Executive Resumes, Personal Branding & Executive Job Search

In Stealth Job Search Mode? Optimize Your LinkedIn Profile Safely

Posted by Tyrone Norwood

Oct 10, 2012 7:19:00 AM

Upgrade your LinkedIn Profile without tipping off your boss

Have you been wanting to improve your LinkedIn Profile without tipping off your employer, boss or peers that you are looking? A number of people I talk to are reluctant to fully utilize the potential of LinkedIn for job search for fear of getting questioned or fired by their employer. It's a legitimate concern. Some companies do keep an eye on changes employees make to their profiles and may view them as red flags.

So what do you do? Here are some strategies:

1. Before your make any changes to your profile, go into Settings and under Privacy Controls turn OFF your activity broadcasts. Then, when you are finished, go into Privacy Controls again and turn it back on.

2. Make changes only incrementally. One week you may punch up the accomplishments under one job. And do that for each job title only once a week.

3. Let the dust settle, then tackle your Professional Headline. To optimize for job search, get your keywords in there: your target title and industry, and your value proposition - all in under 120 characters! :)

4. Then here comes the trickiest part - the Summary. Here is where employers most likely will be able to see if someone is suddenly looking for a job. So handle your profile diplomatically. There is a way to do this that does not scream, "I'm looking for a job!" Write it from the point of view of someone who is happy and contributing at their current employer. Use the name of the company right from the start: "At Neptune Associates Universal I proactively align technology with business requirements. My own passion for providing superior customer service is a good match for Neptune's commitment to overdelivering on every promise."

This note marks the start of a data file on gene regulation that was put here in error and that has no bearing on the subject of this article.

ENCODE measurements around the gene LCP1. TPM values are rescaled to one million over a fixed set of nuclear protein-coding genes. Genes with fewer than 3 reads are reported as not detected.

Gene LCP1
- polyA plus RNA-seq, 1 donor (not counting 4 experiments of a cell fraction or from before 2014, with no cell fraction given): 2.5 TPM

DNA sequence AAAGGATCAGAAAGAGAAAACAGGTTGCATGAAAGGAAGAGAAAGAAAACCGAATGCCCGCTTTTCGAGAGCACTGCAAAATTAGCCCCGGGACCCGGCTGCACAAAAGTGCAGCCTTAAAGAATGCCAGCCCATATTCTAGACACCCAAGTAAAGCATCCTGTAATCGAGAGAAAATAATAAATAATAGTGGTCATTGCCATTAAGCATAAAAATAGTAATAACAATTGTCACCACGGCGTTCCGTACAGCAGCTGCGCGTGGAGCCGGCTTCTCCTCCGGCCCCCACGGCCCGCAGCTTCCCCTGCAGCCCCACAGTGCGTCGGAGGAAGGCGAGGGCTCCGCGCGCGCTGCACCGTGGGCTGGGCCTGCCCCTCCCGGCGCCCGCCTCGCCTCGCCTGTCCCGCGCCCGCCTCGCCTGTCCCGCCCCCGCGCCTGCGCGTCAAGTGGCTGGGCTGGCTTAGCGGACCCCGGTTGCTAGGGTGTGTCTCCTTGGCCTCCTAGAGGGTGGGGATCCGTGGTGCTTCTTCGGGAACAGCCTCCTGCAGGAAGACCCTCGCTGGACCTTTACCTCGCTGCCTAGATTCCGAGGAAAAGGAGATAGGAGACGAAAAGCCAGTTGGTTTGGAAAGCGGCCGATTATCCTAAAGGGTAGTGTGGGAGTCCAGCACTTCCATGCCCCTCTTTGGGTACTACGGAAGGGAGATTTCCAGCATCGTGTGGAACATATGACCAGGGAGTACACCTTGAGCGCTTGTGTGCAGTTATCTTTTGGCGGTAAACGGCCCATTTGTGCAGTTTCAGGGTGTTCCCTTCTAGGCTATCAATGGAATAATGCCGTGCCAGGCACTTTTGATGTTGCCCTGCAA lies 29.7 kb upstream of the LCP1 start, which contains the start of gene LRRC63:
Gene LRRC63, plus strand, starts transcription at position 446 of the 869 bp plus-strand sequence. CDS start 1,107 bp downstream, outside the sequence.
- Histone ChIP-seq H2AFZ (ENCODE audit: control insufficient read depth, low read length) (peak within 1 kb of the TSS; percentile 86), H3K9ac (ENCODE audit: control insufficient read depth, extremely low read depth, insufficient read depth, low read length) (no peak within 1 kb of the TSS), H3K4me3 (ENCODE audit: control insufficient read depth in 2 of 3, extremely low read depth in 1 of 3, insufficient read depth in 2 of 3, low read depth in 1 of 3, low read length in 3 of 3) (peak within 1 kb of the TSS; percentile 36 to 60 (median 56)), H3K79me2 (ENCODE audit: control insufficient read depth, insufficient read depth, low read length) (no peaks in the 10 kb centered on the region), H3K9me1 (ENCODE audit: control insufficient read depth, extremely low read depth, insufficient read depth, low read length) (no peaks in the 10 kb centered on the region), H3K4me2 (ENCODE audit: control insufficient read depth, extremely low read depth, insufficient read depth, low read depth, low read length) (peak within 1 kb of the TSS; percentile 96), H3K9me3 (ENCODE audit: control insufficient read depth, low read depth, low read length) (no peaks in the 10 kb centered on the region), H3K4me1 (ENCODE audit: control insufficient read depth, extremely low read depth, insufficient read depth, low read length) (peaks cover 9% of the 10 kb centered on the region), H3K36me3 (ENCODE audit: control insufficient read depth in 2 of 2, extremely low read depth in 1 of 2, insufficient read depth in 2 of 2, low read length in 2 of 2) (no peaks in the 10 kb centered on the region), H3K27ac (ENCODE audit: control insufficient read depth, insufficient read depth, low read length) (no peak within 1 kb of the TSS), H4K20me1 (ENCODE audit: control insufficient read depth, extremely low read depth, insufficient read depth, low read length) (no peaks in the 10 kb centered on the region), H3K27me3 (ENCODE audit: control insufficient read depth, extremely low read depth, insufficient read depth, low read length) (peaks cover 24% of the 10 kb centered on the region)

5. The following week complete your Skills & Expertise Section - paying close attention to including the keywords that people are likely to be searching for in your space.

6. Continuing to space your changes, build out the rest of your profile. You are aiming for 100% complete (LinkedIn will tell you when you get there.) Request new testimonials, list interests and books read, consider using available apps to show a PowerPoint presentation you created or a video of you speaking as a thought leader in your field, etc.

7. Once you have your Profile complete, start to expand your activity on LinkedIn by sending out invitations to connect with people on an ongoing basis - including with folks in your function and people at companies where you would like to work. Join groups where thought leaders, recruiters for your function and/or industry, and your target companies hang out.

8. Exercise care in sending invitations to connect with recruiters and hiring managers. Also, use caution about joining job search groups. Since people can see the groups you are in as part of your profile, stick to professional groups with a focus on increasing knowledge in your space.

9. If you tweet, join your Twitter and LinkedIn accounts - again, after an interval of time has passed.

If you follow these steps, you will be changing your LinkedIn content so gradually that, although at some point people may say to themselves "What a great LinkedIn profile!" - they will not be able to pinpoint exactly when the changes happened. What they will see is a loyal employee who has the good sense to build out his/her profile in a rich, highly professional way.

Recruiters and hiring managers will see the same things - and that will work for you too! The biggest mistake you can make is holding off on the process of optimizing your profile for job search. Your LIP is where everyone will go when considering you for a position. Good luck!


Have you been wanting to improve your LinkedIn Profile so employers and recruiters can find you without tipping off ? Here's how:


How to Optimize Your LinkedIn Profile for Job Search Under the Radar


    Topics: executive job search, LinkedIn profile, how to write a LinkedIn Profile, confidential job search

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    Tyrone Norwood